The Trump administration has reportedly backpedaled on President Donald Trump's warning that he would veto a government funding deal if it did not include funding for his proposed wall along the U.S.-Mexico border.
On Sept. 1, a GOP congressional aide, who requested anonymity, disclosed that the White House told Republican lawmakers that the president would not veto a budget deal that did not appropriate $1.6 billion to begin construction of a wall along the southern border, The Washington Post reports.
Congress returns from August recess on Sept. 5. Lawmakers have until Sept. 30 to pass a funding bill that would keep the government functioning from Oct. 1 until December. Failure to do so would result in a partial government shutdown, according to Newsweek.
On Aug. 22, Trump signaled that he wanted GOP lawmakers to tie a down payment for his border wall in the government funding bill. The president hinted that he would veto any budget deal that did not include appropriations for the project.
"Build that wall," Trump said during an Aug. 22 campaign rally in Phoenix, Arizona, The Washington Post reports. "Now the obstructionist Democrats would like us not to do it. But believe me, if we have to close down our government, we're building that wall."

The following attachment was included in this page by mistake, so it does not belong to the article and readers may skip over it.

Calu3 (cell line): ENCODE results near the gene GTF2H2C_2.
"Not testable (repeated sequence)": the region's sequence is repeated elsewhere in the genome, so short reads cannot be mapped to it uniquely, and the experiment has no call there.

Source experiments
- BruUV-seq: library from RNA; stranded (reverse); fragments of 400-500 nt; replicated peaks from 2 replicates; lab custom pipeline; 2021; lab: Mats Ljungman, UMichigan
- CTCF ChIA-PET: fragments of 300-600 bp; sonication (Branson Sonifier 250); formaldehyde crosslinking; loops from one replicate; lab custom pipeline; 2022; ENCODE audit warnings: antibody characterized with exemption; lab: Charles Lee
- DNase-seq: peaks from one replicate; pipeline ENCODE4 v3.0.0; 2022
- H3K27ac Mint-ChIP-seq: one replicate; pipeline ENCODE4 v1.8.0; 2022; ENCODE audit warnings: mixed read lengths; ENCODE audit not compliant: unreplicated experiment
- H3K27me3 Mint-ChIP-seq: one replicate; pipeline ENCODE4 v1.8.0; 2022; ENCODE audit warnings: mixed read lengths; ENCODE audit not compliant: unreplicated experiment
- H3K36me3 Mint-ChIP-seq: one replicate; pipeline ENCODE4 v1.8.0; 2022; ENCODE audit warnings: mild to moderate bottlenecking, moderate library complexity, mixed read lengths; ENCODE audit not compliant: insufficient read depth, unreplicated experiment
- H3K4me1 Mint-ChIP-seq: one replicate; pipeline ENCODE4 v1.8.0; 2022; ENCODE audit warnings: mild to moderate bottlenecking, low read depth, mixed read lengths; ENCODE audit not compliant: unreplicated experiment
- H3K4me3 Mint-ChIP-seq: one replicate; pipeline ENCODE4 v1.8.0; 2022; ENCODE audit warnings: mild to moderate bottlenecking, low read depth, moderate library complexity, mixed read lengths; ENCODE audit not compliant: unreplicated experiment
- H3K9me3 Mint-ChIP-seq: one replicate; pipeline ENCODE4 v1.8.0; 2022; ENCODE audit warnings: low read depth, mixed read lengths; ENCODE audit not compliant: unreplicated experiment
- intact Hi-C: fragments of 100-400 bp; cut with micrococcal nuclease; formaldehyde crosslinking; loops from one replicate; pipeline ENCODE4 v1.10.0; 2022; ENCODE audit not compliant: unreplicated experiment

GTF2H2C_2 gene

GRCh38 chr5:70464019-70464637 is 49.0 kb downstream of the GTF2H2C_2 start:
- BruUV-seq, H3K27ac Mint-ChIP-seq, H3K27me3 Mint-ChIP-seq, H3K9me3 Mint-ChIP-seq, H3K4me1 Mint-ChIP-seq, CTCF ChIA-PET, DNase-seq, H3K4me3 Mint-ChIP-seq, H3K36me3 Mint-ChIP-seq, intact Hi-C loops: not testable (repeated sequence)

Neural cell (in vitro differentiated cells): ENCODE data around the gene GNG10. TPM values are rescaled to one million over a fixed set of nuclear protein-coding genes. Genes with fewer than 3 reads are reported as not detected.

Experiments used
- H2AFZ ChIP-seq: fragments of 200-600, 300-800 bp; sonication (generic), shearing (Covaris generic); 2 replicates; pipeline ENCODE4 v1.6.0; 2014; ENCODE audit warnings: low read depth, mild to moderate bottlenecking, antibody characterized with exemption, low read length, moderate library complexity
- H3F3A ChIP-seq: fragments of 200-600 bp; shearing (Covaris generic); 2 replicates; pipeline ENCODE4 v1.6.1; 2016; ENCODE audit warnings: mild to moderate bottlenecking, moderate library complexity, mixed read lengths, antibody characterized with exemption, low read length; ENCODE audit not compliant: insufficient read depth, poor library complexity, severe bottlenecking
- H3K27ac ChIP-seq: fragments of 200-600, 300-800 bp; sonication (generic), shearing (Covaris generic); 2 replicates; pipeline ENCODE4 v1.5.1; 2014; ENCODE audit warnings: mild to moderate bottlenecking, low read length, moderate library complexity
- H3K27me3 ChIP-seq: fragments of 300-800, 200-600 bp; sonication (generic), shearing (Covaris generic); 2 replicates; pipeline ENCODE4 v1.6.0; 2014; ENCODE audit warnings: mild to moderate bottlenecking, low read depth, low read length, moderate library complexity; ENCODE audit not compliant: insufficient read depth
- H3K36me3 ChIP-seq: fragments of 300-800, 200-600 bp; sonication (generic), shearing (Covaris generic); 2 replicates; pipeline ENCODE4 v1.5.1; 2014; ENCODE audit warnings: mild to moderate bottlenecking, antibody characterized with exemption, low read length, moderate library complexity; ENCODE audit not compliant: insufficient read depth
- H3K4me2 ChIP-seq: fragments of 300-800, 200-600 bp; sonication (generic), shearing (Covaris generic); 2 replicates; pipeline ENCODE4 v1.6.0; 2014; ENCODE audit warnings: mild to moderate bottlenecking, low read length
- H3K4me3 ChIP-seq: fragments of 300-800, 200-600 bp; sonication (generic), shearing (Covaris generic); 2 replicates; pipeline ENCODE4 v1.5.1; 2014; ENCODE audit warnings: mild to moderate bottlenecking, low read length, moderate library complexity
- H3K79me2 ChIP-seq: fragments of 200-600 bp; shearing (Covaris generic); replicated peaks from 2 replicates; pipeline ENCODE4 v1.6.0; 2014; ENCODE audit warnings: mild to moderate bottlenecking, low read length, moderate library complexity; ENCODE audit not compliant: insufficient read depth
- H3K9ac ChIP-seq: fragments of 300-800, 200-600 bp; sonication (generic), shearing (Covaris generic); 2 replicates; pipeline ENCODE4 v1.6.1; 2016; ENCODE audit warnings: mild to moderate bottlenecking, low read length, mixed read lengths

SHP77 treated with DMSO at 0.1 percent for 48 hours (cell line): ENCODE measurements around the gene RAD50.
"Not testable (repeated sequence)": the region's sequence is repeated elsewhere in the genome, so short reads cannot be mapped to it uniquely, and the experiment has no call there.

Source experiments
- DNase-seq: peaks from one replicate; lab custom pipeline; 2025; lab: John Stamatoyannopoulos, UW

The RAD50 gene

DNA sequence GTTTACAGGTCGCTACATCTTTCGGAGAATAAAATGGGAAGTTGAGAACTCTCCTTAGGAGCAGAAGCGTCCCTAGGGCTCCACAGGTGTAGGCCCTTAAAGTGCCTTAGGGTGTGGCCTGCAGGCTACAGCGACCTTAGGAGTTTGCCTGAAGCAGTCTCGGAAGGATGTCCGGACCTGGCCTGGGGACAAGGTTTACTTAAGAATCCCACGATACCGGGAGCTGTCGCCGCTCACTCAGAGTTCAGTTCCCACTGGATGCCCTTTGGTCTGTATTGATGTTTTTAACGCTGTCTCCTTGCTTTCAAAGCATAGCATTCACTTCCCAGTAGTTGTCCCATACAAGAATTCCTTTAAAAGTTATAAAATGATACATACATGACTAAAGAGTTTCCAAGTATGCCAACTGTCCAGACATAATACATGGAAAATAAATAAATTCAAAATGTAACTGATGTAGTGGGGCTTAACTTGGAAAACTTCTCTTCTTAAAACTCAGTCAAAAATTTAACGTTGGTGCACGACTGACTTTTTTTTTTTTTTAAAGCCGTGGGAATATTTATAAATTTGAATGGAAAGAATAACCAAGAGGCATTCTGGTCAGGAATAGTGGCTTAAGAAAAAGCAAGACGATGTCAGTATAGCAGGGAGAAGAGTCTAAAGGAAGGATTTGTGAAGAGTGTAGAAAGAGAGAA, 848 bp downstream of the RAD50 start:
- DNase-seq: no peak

Trump's warning drew condemnation from Democrats and reservations from Republicans.
"The president's threat to shut down the government if he does not get his way is the polar opposite of leadership," said the ranking member of the House Appropriations Committee, Democratic Rep. Nita Lowey of New York, according to The Daily Beast.
GOP Rep. Tom Cole of Oklahoma said: “It’s always a mistake to shut down the government. You make life worse for the American people. You put the country at risk. It shows political dysfunction, particularly when you control the presidency, the Senate and the House.”
Any budget deal would require support from Senate Democrats, who have been unified in their opposition to any appropriations for a border wall.
White House officials have reportedly told GOP lawmakers that they would not have to include funding for the border wall in the latest government funding bill, but that the Trump administration wants appropriations for the project to be tied to the next budget deal in December.
Delaying a potential government shutdown over the border wall would give Congress more freedom to tackle a myriad of issues in September, such as raising the federal debt limit and passing a disaster relief package for the victims of Hurricane Harvey.
The chairman of the conservative House Freedom Caucus, GOP Rep. Mark Meadows of North Carolina, asserted that he supported Trump's border proposal, stating: "Obviously I'm supportive of the wall and putting the wall funding in [the government funding bill], but from a pragmatic standpoint, even if we pass a [bill] that has the wall funding in there, it will get stripped out in the Senate," The Washington Post reports.
An Aug. 30 Morning Consult/Politico survey found that 62 percent of registered voters were opposed to using a government shutdown as leverage to fund a border wall. While the majority of voters were against the strategy, 51 percent of Republicans believed acquiring funding for the wall was worth a government shutdown.